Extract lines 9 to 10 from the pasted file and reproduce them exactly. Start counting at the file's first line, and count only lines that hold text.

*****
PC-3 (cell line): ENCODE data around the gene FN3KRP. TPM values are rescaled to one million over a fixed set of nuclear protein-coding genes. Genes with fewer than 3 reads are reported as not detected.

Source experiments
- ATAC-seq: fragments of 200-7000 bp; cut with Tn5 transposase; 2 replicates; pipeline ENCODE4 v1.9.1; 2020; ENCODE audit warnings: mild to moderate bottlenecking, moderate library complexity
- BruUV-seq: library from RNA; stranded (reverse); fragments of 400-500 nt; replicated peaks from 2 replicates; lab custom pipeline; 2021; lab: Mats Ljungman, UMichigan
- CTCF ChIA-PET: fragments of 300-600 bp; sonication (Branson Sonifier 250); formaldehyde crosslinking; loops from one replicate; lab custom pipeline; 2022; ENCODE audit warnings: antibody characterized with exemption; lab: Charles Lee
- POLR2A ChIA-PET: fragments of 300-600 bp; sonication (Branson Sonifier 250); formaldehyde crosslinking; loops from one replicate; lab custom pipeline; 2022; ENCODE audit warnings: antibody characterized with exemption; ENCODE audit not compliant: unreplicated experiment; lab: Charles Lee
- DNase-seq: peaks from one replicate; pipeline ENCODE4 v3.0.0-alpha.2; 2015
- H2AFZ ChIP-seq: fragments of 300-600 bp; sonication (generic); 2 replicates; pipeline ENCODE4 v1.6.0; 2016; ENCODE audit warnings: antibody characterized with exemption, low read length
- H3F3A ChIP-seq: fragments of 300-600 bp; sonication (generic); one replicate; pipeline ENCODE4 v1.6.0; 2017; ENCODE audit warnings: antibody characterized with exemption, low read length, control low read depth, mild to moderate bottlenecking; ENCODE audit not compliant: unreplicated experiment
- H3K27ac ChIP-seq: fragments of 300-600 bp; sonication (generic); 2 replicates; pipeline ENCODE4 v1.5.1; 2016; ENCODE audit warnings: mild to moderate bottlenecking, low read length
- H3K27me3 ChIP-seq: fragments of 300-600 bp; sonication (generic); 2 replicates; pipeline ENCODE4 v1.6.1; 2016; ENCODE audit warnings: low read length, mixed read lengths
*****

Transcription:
- H3F3A ChIP-seq: fragments of 300-600 bp; sonication (generic); one replicate; pipeline ENCODE4 v1.6.0; 2017; ENCODE audit warnings: antibody characterized with exemption, low read length, control low read depth, mild to moderate bottlenecking; ENCODE audit not compliant: unreplicated experiment
- H3K27ac ChIP-seq: fragments of 300-600 bp; sonication (generic); 2 replicates; pipeline ENCODE4 v1.5.1; 2016; ENCODE audit warnings: mild to moderate bottlenecking, low read length